N2 - Soil amendment with biochar is being considered as a strategy for improving available soil water and nutrient content and, thereby, plant performance. Our aim was to investigate whether physiological, biochemical and morphological responses of Eucalyptus globulus to biochar amendment were dependent on watering regime. We conducted a randomized, 6-week greenhouse experiment with 5-month old eucalypt rooted cuttings in sandy soil, with the factors: ‘biochar application rate’ (0% and 4%, ww−1), ‘watering regime’ (20% and 80% of maximum soil water holding capacity; MWHC) and ‘fertilization’ (with and without). Increased plant physiological responses to biochar were the most pronounced under water-limited and unfertilized conditions, with a significant increase in leaf water use efficiency (WUE; + 40%), net photosynthetic rate (+ 60%) and plant survival rate (+ 33%), while plant biomass was unchanged. Under water-limited and fertilized conditions, we found no significant biochar effects, except for a small reduction in photochemical and non-photochemical quenching (qP and NPQ, respectively). Under well-watered and fertilized conditions, biochar did not affect leaf WUE or total biomass but reduced the number of branches (− 30%) and photosynthetic rate (− 24%). Finally, under well-watered and unfertilized conditions, biochar was associated with apical leaf deformation, indicating potential micronutrient deficiency, as well as an increase in total soluble sugars and a decrease in stomatal conductance. While the observed benefits suggest that a woody biochar may be advantageous in managing un-irrigated eucalypt plantations, particularly during the planting period, the occurrence of trade-offs urges for long-term studies that account for different dynamic watering regimes, biochar types and application rates, as well as soil–plant-biochar-climate combinations.

AB - Soil amendment with biochar is being considered as a strategy for improving available soil water and nutrient content and, thereby, plant performance. Our aim was to investigate whether physiological, biochemical and morphological responses of Eucalyptus globulus to biochar amendment were dependent on watering regime. We conducted a randomized, 6-week greenhouse experiment with 5-month old eucalypt rooted cuttings in sandy soil, with the factors: ‘biochar application rate’ (0% and 4%, ww−1), ‘watering regime’ (20% and 80% of maximum soil water holding capacity; MWHC) and ‘fertilization’ (with and without). Increased plant physiological responses to biochar were the most pronounced under water-limited and unfertilized conditions, with a significant increase in leaf water use efficiency (WUE; + 40%), net photosynthetic rate (+ 60%) and plant survival rate (+ 33%), while plant biomass was unchanged. Under water-limited and fertilized conditions, we found no significant biochar effects, except for a small reduction in photochemical and non-photochemical quenching (qP and NPQ, respectively). Under well-watered and fertilized conditions, biochar did not affect leaf WUE or total biomass but reduced the number of branches (− 30%) and photosynthetic rate (− 24%). Finally, under well-watered and unfertilized conditions, biochar was associated with apical leaf deformation, indicating potential micronutrient deficiency, as well as an increase in total soluble sugars and a decrease in stomatal conductance. While the observed benefits suggest that a woody biochar may be advantageous in managing un-irrigated eucalypt plantations, particularly during the planting period, the occurrence of trade-offs urges for long-term studies that account for different dynamic watering regimes, biochar types and application rates, as well as soil–plant-biochar-climate combinations.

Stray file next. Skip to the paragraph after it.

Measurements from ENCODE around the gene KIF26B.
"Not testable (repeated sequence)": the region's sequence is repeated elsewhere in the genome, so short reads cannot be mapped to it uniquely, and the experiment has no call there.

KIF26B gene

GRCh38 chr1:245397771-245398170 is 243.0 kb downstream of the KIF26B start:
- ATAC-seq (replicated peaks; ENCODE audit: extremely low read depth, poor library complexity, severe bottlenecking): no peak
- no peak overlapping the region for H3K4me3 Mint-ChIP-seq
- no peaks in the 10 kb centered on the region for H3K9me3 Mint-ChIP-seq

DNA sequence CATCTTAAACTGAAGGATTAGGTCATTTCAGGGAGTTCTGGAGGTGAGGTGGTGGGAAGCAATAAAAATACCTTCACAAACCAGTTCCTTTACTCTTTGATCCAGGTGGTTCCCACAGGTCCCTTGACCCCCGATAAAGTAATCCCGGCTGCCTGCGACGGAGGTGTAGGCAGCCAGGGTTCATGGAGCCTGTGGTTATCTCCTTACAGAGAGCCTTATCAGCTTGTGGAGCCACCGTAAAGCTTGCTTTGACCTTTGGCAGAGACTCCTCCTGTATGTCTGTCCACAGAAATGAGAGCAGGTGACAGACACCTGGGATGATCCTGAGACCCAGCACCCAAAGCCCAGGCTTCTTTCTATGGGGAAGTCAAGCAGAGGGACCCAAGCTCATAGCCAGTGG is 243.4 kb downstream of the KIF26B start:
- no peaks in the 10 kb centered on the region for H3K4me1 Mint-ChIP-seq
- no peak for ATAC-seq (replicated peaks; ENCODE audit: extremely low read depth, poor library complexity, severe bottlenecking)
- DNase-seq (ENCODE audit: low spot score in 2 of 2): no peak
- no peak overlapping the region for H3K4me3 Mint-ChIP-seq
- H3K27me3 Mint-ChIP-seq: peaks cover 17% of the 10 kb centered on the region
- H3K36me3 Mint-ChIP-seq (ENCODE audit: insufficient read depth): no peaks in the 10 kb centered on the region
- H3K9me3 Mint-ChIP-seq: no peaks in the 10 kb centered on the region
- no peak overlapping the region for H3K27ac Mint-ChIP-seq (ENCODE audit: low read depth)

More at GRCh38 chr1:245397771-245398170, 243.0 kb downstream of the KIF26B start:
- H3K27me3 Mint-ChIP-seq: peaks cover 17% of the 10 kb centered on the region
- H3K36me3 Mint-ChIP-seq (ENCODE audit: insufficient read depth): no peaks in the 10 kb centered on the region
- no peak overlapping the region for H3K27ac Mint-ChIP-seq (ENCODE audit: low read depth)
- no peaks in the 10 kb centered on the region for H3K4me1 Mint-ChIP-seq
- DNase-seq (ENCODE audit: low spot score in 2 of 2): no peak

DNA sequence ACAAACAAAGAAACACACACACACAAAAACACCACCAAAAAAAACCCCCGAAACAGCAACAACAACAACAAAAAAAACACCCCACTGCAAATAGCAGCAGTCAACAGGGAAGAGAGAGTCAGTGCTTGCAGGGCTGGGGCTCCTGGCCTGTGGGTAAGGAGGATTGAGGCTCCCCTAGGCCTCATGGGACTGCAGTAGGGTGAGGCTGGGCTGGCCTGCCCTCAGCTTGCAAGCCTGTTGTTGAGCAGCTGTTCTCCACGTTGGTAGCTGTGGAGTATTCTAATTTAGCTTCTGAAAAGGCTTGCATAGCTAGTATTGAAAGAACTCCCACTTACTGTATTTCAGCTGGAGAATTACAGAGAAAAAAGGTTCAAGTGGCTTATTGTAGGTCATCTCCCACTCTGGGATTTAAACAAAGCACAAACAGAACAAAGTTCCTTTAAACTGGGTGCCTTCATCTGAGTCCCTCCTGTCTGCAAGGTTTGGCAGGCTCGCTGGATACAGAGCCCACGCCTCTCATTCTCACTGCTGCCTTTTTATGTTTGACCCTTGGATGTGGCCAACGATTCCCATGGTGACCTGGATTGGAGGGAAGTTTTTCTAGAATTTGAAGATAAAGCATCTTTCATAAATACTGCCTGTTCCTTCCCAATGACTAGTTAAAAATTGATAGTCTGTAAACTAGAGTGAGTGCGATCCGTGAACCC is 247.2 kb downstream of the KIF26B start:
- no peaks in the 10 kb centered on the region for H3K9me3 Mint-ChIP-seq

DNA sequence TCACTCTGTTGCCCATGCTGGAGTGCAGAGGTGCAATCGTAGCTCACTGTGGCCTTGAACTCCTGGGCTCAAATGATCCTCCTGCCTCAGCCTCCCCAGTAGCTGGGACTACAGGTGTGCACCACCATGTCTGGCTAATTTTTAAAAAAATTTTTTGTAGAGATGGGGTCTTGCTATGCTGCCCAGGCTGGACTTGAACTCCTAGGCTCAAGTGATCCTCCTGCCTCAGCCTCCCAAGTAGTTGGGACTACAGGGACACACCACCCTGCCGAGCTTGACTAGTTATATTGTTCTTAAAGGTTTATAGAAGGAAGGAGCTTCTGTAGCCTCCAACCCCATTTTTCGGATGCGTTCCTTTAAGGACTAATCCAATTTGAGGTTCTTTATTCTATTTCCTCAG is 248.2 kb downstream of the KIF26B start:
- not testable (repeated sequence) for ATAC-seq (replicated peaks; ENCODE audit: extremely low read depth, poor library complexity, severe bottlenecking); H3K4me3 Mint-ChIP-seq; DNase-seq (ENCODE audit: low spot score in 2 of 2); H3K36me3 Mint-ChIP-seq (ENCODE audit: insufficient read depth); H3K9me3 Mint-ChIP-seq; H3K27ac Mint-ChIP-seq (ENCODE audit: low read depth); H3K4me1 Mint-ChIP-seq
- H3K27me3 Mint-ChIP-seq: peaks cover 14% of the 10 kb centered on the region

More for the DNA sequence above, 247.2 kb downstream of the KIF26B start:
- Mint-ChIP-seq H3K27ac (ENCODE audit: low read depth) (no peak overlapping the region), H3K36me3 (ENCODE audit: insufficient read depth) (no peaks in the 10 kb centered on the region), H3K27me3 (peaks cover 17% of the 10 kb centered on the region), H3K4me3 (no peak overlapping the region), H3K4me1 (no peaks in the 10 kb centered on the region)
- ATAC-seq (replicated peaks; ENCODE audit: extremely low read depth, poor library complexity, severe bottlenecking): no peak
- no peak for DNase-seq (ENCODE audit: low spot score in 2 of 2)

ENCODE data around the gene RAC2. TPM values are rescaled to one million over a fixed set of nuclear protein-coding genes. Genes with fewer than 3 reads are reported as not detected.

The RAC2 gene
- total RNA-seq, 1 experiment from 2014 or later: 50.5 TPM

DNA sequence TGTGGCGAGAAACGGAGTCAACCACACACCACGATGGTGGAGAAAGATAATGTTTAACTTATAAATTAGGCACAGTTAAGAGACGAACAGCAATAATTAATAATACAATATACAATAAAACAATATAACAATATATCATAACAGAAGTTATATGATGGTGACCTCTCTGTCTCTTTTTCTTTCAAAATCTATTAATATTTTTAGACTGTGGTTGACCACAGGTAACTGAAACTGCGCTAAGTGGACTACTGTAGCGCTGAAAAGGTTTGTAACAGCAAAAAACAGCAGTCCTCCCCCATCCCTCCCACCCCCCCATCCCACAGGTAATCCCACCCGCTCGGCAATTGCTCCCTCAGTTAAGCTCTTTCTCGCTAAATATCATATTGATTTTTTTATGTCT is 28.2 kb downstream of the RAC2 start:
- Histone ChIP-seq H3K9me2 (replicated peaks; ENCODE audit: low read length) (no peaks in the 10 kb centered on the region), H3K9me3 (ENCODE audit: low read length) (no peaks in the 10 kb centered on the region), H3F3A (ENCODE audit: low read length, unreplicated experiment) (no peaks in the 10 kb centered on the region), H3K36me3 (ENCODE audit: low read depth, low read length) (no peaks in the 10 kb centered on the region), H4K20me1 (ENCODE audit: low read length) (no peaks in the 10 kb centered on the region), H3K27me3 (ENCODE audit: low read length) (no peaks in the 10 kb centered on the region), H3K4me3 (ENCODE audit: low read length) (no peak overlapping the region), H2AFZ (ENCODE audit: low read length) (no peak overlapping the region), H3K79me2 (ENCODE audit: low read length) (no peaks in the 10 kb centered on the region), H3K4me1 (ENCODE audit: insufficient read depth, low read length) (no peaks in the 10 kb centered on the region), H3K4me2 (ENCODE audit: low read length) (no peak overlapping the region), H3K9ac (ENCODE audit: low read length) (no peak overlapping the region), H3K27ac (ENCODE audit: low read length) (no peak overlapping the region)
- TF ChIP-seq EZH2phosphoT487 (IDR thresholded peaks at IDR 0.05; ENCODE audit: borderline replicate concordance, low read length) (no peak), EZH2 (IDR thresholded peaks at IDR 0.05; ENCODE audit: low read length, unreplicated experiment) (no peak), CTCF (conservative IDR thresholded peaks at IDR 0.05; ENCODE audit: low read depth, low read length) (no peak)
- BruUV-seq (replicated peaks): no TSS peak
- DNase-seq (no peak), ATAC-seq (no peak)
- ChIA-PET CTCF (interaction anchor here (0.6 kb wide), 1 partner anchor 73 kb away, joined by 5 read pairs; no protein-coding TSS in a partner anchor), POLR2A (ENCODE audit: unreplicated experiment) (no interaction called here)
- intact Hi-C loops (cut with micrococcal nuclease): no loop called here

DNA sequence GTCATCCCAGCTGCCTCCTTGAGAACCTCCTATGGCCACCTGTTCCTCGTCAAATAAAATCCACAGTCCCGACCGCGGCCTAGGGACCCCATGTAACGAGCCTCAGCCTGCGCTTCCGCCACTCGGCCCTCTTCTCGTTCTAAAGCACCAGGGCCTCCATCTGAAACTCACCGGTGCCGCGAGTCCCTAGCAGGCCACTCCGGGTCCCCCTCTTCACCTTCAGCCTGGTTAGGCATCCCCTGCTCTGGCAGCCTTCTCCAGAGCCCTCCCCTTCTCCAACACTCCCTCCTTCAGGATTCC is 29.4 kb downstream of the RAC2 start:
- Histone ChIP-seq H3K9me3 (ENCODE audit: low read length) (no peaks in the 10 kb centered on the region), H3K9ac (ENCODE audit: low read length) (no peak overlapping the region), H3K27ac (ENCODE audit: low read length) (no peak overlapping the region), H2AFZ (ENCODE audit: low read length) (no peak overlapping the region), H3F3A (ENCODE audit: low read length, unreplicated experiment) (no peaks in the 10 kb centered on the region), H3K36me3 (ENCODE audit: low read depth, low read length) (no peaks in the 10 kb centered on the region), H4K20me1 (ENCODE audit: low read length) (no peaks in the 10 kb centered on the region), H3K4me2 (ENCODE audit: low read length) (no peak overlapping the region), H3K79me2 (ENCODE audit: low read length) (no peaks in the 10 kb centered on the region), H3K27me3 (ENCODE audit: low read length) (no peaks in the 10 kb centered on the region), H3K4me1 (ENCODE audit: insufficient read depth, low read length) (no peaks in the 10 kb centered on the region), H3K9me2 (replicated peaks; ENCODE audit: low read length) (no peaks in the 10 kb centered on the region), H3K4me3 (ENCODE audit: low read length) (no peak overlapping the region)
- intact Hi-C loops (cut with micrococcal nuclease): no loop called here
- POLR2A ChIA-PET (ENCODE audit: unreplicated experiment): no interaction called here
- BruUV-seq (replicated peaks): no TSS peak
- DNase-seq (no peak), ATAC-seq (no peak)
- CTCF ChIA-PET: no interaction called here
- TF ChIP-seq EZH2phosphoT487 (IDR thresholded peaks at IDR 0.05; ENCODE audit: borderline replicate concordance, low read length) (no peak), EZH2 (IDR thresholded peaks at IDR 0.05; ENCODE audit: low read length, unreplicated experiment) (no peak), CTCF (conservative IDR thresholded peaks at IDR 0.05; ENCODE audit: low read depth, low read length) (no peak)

KW - Biochar

KW - Watering regimes

KW - Leaf physiology

KW - Plant growth

KW - Trade-offs

KW - Eucalypt plants

UR - http://www.scopus.com/inward/record.url?scp=85122985749&partnerID=8YFLogxK

U2 - 10.1007/s42729-022-00767-2

DO - 10.1007/s42729-022-00767-2

M3 - Journal article

VL - 22

SP - 1732

EP - 1742

JO - Journal of Soil Science and Plant Nutrition

JF - Journal of Soil Science and Plant Nutrition

SN - 0718-9508

IS - 2

ER -